The strategy for giving interpersonal recognition has not changed much over the years, except some claim recognition should be public, while others claim recognition should be delivered privately and one-on-one. I recommended private over public recognition. Why? Because some people feel embarrassed when group attention is directed toward them. Sometimes those recognized fear negative consequences from peers, perhaps because of envy or because it’s not “cool” to be praised for safety.

Public recognition can also be de-motivating to members of the audience who believe they also deserve the reward. Public recognition of five individuals at the staff Christmas party of a large construction firm illustrates my point. For the first time in its 25-year history, the owner and CEO handed recognition plaques to five employees for “going beyond the call of duty.” These five individuals were relatively new hires, and many in the audience of 300 looked at each other in dismay. “Why should those five short-term employees get this rare recognition over many others who have done so much for our company over a much longer term?”

Reality check

For more than two decades, I have taught supervisors and line workers specific sequential steps for giving recognition. In his 2005 book, Praise for Profit, Jerry Pounds describes how he and colleagues at a large behavior-focused consulting firm taught the same basic recognition steps for more than 30 years. We both taught participants to specify the target behavior, deliver it soon after you observe the behavior, be genuine and personal, use “I” statements, resist bringing up other matters, and relate the behavior to a higher-order quality like leadership, integrity, or trustworthiness.

This sounds good, right? Well, Jerry Pounds offers a reality check. He says thousands of supervisors who attended his classes on behavior-based recognition “rebelled vehemently” to following the recognition steps. Many complained “they would feel stupid and out of character going around saying nice things to employees after years of ignoring them” (p.52).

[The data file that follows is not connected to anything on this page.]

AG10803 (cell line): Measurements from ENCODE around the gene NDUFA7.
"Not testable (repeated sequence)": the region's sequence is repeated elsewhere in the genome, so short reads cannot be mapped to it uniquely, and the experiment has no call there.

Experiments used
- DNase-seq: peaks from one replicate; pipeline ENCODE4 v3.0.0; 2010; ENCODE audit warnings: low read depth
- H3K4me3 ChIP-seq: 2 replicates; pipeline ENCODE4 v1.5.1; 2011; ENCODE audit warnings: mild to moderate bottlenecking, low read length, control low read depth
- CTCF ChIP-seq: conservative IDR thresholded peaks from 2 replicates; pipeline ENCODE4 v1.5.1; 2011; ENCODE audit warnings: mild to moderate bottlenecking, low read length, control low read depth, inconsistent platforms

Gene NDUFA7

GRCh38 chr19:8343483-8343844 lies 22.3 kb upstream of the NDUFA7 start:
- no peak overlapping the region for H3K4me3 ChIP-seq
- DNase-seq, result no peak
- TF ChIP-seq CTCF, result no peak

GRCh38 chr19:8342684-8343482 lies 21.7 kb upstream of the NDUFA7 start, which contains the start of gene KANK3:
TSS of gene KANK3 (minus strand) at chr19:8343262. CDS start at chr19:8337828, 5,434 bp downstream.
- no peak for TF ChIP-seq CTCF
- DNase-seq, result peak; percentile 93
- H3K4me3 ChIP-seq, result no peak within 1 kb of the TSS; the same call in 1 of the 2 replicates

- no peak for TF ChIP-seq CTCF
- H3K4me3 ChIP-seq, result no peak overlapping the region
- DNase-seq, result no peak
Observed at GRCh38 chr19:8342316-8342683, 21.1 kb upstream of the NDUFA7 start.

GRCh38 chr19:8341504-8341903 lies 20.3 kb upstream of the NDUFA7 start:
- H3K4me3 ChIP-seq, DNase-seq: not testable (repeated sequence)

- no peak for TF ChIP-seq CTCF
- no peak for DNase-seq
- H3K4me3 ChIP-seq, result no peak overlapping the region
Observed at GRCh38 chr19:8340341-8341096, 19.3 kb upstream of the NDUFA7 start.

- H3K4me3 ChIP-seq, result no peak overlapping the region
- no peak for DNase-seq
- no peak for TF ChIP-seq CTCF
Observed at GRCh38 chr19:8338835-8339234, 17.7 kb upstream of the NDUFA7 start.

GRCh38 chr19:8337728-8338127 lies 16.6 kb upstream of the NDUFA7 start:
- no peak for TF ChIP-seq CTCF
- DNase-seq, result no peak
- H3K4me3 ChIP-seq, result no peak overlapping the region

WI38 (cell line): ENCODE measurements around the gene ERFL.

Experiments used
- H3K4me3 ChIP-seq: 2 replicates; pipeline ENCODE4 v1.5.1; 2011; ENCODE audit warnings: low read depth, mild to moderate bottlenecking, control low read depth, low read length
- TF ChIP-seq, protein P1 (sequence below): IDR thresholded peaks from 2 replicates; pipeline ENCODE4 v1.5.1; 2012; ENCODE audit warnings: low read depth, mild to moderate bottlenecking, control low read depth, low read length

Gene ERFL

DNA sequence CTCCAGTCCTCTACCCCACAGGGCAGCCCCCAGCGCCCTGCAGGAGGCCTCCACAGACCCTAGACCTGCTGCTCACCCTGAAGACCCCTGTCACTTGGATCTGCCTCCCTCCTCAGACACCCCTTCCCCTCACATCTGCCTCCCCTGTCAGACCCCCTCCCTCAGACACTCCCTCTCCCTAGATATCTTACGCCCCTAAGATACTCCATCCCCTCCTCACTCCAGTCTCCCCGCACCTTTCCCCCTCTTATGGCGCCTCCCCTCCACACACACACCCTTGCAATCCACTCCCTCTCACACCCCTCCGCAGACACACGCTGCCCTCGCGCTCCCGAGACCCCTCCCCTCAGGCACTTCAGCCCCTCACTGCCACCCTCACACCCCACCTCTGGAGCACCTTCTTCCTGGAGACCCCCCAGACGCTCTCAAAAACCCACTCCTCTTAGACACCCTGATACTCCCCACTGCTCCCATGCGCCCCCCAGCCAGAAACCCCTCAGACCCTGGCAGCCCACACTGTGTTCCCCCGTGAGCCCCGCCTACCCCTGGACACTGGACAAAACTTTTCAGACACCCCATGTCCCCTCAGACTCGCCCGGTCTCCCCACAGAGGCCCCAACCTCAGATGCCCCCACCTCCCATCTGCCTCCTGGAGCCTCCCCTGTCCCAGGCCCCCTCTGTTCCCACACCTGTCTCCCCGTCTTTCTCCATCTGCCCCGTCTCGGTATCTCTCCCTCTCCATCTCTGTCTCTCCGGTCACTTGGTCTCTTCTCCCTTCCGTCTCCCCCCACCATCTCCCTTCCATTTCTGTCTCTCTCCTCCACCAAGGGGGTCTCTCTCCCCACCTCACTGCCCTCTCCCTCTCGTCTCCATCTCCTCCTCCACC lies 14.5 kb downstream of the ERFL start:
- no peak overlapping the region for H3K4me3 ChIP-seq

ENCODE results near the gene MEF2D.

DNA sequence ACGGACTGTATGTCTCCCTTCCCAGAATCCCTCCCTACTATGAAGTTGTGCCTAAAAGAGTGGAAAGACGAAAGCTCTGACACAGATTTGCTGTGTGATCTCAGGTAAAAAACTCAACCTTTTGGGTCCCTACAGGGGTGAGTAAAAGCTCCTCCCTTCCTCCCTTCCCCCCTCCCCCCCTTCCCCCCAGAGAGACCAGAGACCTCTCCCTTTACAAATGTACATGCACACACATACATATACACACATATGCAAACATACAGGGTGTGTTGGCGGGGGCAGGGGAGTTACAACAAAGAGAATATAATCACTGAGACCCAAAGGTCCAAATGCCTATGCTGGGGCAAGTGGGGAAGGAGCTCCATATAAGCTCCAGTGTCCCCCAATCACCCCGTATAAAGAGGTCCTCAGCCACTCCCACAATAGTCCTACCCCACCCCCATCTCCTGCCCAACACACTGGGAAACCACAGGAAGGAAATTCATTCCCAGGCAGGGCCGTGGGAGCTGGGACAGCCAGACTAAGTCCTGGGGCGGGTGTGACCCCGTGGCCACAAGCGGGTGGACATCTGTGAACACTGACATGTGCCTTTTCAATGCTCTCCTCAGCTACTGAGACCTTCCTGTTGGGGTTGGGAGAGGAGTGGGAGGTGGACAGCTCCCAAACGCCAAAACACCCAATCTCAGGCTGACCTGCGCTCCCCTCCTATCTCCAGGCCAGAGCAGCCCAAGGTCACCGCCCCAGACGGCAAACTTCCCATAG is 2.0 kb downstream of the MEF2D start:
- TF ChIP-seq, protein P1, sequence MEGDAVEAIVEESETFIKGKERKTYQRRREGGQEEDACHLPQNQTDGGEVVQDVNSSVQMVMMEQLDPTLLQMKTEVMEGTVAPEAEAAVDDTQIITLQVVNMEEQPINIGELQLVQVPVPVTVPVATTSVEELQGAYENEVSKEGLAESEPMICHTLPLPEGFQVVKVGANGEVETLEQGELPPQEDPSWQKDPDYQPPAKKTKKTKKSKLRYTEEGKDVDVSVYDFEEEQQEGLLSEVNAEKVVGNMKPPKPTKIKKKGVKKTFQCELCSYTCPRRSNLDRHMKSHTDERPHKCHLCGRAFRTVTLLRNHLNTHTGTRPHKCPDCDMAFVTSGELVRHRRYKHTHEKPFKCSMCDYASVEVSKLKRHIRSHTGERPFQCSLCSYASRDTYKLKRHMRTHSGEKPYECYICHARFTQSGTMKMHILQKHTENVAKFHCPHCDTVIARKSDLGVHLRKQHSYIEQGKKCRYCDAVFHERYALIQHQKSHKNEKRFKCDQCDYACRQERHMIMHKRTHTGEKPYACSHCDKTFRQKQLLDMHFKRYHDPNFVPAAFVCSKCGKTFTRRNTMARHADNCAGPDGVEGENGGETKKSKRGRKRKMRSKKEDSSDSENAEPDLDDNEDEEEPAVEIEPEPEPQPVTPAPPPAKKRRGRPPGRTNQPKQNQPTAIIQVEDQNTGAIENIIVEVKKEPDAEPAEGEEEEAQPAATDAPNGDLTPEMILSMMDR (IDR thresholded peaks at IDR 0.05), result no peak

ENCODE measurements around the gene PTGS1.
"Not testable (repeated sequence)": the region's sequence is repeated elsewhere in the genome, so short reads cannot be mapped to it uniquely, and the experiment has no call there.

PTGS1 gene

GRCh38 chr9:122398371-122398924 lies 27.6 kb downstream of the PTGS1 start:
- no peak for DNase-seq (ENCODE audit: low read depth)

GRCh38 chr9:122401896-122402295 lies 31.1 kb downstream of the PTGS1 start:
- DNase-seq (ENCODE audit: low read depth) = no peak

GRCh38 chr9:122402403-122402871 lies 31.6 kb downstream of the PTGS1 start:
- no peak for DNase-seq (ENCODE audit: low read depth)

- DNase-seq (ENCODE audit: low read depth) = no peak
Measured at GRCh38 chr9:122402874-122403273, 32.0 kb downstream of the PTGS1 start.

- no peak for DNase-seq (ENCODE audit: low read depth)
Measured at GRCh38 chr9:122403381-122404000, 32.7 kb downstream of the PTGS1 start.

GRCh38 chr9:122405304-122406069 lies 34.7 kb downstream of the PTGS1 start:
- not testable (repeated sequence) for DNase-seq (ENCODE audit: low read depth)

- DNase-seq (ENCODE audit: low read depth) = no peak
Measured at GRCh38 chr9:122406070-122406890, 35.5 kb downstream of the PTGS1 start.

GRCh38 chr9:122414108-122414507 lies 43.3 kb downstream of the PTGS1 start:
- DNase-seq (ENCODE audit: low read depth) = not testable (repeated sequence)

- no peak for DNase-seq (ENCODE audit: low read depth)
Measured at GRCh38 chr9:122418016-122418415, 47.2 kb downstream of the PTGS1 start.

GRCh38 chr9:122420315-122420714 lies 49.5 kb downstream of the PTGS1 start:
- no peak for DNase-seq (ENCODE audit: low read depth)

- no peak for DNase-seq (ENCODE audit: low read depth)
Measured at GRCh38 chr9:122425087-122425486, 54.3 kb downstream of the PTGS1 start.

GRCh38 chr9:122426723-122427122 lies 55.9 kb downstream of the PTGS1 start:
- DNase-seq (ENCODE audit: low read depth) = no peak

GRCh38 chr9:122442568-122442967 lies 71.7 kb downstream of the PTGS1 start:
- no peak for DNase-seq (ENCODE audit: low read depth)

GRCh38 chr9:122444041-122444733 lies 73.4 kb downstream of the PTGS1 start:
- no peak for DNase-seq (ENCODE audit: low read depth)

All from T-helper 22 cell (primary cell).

As a result of this apparent “manipulation,” Pounds reports, “What we were asking the supervisors to do was humiliating for them and the employees.” As a result they “adopted an attitude of mischievous sarcasm” with comments like “I hate to do this but I’m going to have to reinforce you for that.” Later, many employees used the recognition process as an excuse to escape accountability. “If their performance did not reach expectations, they said it was because they had not been appropriately praised for their efforts” (p.59).

Keep it simple

Dale Carnegie had it right. The best and simplest way to recognize people is to show genuine interest in what they are doing. Similarly, Dr. Blanchard has recently simplified the responsibility of the “one-minute manager” to convincing people they are doing worthwhile work. So we return to my prior point about meaningfulness and delivery.

A simple “thank you” can be a powerful support of desirable behavior and a booster of self-esteem and optimism. But this statement of gratitude must be sincere and genuine. Plus, the recipient knows what action(s) warrant the praise and believes this action reflects worthwhile work.

Bottom line: Set aside that sequence of behavioral steps you were taught for giving interpersonal recognition, and merely show bona fide interest and appreciation in what people do to keep themselves and others safe. You might not increase the frequency of behavior already high in the person’s work priorities. But you will likely enhance positive feelings about the job, leading to a valuable boost in self-worth, competence, and a sense of belongingness.